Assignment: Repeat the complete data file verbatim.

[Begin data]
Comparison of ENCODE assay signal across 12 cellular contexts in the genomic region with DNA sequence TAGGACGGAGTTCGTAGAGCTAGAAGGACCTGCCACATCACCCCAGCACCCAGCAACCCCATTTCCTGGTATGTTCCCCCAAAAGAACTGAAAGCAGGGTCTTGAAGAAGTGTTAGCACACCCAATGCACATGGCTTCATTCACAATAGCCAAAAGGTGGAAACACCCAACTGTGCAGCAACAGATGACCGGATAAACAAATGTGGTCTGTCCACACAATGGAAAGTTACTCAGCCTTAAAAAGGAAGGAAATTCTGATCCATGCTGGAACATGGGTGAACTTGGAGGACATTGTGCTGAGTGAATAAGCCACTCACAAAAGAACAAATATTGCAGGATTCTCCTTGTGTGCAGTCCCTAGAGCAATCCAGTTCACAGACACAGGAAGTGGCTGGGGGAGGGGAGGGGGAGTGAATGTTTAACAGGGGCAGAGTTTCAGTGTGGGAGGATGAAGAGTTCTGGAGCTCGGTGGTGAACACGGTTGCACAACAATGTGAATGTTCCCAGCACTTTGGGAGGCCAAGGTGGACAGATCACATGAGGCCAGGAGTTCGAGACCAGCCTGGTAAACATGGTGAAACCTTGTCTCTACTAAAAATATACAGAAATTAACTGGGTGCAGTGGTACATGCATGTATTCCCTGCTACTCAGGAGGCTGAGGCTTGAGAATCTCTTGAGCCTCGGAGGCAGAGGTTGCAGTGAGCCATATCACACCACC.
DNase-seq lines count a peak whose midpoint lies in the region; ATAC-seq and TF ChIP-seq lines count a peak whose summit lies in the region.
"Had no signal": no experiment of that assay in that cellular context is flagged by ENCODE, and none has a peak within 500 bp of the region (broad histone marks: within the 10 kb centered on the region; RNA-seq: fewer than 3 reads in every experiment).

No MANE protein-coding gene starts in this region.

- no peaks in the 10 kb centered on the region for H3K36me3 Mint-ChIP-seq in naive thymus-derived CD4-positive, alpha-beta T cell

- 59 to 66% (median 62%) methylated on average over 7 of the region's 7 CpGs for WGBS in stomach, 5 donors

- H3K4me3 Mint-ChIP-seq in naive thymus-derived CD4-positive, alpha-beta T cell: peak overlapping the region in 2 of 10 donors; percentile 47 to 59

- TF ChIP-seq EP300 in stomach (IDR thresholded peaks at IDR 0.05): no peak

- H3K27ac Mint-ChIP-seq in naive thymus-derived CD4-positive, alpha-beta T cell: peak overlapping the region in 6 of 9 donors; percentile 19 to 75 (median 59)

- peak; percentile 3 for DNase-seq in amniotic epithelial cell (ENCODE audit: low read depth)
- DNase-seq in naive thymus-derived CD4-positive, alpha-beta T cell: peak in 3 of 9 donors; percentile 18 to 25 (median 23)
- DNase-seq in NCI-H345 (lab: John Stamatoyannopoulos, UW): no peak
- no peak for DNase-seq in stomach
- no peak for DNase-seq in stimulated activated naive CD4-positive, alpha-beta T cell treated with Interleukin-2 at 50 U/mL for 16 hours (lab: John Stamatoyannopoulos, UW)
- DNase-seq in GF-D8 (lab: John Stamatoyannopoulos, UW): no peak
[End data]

Comparison of ENCODE assay signal across 12 cellular contexts in the genomic region with DNA sequence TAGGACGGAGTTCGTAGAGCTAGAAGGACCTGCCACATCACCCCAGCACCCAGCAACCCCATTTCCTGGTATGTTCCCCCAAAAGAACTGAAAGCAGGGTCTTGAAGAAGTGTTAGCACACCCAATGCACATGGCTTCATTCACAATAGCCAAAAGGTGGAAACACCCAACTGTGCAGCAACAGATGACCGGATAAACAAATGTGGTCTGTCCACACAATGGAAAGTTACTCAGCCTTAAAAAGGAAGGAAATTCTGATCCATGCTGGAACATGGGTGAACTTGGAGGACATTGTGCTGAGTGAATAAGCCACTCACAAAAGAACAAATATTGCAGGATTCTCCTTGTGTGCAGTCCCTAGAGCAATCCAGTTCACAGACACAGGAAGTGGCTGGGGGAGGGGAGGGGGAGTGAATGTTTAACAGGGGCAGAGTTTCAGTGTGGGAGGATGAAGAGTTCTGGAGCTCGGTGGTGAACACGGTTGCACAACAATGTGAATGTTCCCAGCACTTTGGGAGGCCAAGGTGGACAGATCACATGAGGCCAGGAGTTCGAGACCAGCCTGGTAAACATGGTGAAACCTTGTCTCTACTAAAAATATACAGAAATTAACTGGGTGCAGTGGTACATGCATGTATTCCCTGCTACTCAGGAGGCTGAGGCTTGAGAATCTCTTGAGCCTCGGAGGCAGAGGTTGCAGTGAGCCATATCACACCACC.
DNase-seq lines count a peak whose midpoint lies in the region; ATAC-seq and TF ChIP-seq lines count a peak whose summit lies in the region.
"Had no signal": no experiment of that assay in that cellular context is flagged by ENCODE, and none has a peak within 500 bp of the region (broad histone marks: within the 10 kb centered on the region; RNA-seq: fewer than 3 reads in every experiment).

No MANE protein-coding gene starts in this region.

- no peaks in the 10 kb centered on the region for H3K36me3 Mint-ChIP-seq in naive thymus-derived CD4-positive, alpha-beta T cell

- 59 to 66% (median 62%) methylated on average over 7 of the region's 7 CpGs for WGBS in stomach, 5 donors

- H3K4me3 Mint-ChIP-seq in naive thymus-derived CD4-positive, alpha-beta T cell: peak overlapping the region in 2 of 10 donors; percentile 47 to 59

- TF ChIP-seq EP300 in stomach (IDR thresholded peaks at IDR 0.05): no peak

- H3K27ac Mint-ChIP-seq in naive thymus-derived CD4-positive, alpha-beta T cell: peak overlapping the region in 6 of 9 donors; percentile 19 to 75 (median 59)

- peak; percentile 3 for DNase-seq in amniotic epithelial cell (ENCODE audit: low read depth)
- DNase-seq in naive thymus-derived CD4-positive, alpha-beta T cell: peak in 3 of 9 donors; percentile 18 to 25 (median 23)
- DNase-seq in NCI-H345 (lab: John Stamatoyannopoulos, UW): no peak
- no peak for DNase-seq in stomach
- no peak for DNase-seq in stimulated activated naive CD4-positive, alpha-beta T cell treated with Interleukin-2 at 50 U/mL for 16 hours (lab: John Stamatoyannopoulos, UW)
- DNase-seq in GF-D8 (lab: John Stamatoyannopoulos, UW): no peak